Greening's men have discovered several more black marks against Arthur: his narrow avoidance of a court-martial during the war, his refusal to fight in Korea, his brother's criminal record.  Greening decides these add up to someone altogether undesirable, and decrees that Arthur's access to sensitive files be revoked, thus putting paid to his work on the military contract.

The file is returned, but Arthur's wrong in thinking that's the end of the matter: for Greening the file is no longer relevant - the important thing is that he's been tested and found wanting.  "The file was a keyhole," he notes at one point, "And through it we shall look, and see a whole room." He's a truly terrifying figure, a banal little man ("They make them to order for the civil service," as one character jokes) who who delights in hampering progress and destroying lives by catching people like flies in a web of red tape.

John Wilder's spitting feathers over Arthur's suspension - not because of any personal loyalty  but because he thinks the contract needs his expertise.  The board are all for sacking Arthur, but Wilder convinces them to give him a day to resolve the matter.

And, knowing that Wilder usually gets what he wants, the viewer can be in no doubt that Arthur will be vindicated.  But it doesn't happen: Wilder's attempts at pulling strings get him nowhere, and when an emissary from the Minister turns up at the last minute it's not to save the day but to inform Wilder how much his own position's been jeopardised by sticking up for Arthur.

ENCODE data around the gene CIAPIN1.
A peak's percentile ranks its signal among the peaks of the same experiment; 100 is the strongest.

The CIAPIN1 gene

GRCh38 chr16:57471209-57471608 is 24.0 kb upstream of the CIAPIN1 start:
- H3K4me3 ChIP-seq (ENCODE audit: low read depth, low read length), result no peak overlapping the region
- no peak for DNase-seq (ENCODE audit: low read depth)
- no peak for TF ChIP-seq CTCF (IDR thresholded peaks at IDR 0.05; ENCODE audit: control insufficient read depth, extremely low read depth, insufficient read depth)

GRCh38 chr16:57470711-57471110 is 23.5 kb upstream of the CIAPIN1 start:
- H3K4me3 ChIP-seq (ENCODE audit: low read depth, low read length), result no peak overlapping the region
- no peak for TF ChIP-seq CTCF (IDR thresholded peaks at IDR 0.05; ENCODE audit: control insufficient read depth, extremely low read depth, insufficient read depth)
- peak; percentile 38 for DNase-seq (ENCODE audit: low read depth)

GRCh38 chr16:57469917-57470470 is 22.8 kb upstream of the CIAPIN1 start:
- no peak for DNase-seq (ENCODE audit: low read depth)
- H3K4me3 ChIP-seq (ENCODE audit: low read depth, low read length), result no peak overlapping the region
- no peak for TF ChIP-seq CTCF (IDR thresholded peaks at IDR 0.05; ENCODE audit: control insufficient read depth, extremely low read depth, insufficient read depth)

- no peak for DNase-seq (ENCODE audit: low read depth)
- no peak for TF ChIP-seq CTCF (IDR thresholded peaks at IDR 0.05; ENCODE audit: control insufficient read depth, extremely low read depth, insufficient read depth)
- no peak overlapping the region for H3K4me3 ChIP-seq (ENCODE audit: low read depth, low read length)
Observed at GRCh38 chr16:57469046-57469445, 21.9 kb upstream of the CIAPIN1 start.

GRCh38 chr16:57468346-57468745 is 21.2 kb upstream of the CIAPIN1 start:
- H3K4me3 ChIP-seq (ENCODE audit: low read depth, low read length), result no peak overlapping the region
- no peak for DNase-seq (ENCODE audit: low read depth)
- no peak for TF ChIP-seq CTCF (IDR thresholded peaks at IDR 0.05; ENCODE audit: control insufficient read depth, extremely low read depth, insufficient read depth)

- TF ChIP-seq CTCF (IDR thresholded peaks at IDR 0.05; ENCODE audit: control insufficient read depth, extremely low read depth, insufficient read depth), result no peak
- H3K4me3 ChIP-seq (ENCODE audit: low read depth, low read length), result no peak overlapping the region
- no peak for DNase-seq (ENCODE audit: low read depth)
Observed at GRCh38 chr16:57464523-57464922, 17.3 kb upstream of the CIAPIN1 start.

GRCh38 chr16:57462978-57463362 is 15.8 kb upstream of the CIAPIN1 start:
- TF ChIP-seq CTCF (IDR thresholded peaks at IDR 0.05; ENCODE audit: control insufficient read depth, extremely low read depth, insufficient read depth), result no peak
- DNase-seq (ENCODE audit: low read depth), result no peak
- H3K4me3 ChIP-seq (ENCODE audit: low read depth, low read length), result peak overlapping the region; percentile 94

Arthur refuses to take a less senior position working elsewhere in the firm, so Wilder can do nothing but offer him a hefty retirement package in return that he keep quiet about the reason he left.  Left with no other option, Arthur returns home, his career all of a sudden a thing of the past.  Reginald Marsh is magnificent throughout, progressing from fury to sheer bewilderment, and ending as a man broken by the arbitrary rules of a system nobody can understand.  It's a horrifying but all too convincing fate for his character, particularly as he was by far the most likeable in the show.  The Plane Makers without him scarcely bears thinking about.